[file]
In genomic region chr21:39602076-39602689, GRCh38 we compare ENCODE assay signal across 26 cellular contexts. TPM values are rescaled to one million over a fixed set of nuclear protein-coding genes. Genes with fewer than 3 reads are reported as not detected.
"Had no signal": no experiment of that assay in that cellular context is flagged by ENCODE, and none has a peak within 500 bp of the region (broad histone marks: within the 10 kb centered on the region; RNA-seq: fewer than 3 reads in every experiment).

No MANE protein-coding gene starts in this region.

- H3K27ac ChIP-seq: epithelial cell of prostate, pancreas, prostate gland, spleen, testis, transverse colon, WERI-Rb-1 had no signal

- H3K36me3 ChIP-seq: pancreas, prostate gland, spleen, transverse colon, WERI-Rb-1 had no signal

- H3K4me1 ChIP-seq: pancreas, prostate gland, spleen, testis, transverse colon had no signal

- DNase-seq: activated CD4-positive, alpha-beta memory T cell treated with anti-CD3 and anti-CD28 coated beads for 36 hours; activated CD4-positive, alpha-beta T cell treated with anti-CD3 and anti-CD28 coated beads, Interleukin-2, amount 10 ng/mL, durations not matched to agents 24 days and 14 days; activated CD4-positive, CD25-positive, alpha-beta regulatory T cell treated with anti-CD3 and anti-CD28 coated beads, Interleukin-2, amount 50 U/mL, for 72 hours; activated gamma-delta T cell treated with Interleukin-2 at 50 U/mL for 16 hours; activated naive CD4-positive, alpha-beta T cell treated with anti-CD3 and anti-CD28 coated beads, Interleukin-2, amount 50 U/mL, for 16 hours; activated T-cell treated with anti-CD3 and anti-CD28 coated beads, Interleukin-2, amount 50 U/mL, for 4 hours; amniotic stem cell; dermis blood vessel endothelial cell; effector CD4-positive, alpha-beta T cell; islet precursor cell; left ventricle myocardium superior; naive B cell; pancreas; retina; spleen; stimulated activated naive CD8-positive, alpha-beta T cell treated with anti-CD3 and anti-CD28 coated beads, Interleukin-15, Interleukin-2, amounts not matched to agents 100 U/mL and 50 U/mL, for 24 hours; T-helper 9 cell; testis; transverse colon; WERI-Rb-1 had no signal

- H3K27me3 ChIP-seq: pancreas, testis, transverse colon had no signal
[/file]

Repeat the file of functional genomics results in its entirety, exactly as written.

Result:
In genomic region chr21:39602076-39602689, GRCh38 we compare ENCODE assay signal across 26 cellular contexts. TPM values are rescaled to one million over a fixed set of nuclear protein-coding genes. Genes with fewer than 3 reads are reported as not detected.
"Had no signal": no experiment of that assay in that cellular context is flagged by ENCODE, and none has a peak within 500 bp of the region (broad histone marks: within the 10 kb centered on the region; RNA-seq: fewer than 3 reads in every experiment).

No MANE protein-coding gene starts in this region.

- H3K27ac ChIP-seq: epithelial cell of prostate, pancreas, prostate gland, spleen, testis, transverse colon, WERI-Rb-1 had no signal

- H3K36me3 ChIP-seq: pancreas, prostate gland, spleen, transverse colon, WERI-Rb-1 had no signal

- H3K4me1 ChIP-seq: pancreas, prostate gland, spleen, testis, transverse colon had no signal

- DNase-seq: activated CD4-positive, alpha-beta memory T cell treated with anti-CD3 and anti-CD28 coated beads for 36 hours; activated CD4-positive, alpha-beta T cell treated with anti-CD3 and anti-CD28 coated beads, Interleukin-2, amount 10 ng/mL, durations not matched to agents 24 days and 14 days; activated CD4-positive, CD25-positive, alpha-beta regulatory T cell treated with anti-CD3 and anti-CD28 coated beads, Interleukin-2, amount 50 U/mL, for 72 hours; activated gamma-delta T cell treated with Interleukin-2 at 50 U/mL for 16 hours; activated naive CD4-positive, alpha-beta T cell treated with anti-CD3 and anti-CD28 coated beads, Interleukin-2, amount 50 U/mL, for 16 hours; activated T-cell treated with anti-CD3 and anti-CD28 coated beads, Interleukin-2, amount 50 U/mL, for 4 hours; amniotic stem cell; dermis blood vessel endothelial cell; effector CD4-positive, alpha-beta T cell; islet precursor cell; left ventricle myocardium superior; naive B cell; pancreas; retina; spleen; stimulated activated naive CD8-positive, alpha-beta T cell treated with anti-CD3 and anti-CD28 coated beads, Interleukin-15, Interleukin-2, amounts not matched to agents 100 U/mL and 50 U/mL, for 24 hours; T-helper 9 cell; testis; transverse colon; WERI-Rb-1 had no signal

- H3K27me3 ChIP-seq: pancreas, testis, transverse colon had no signal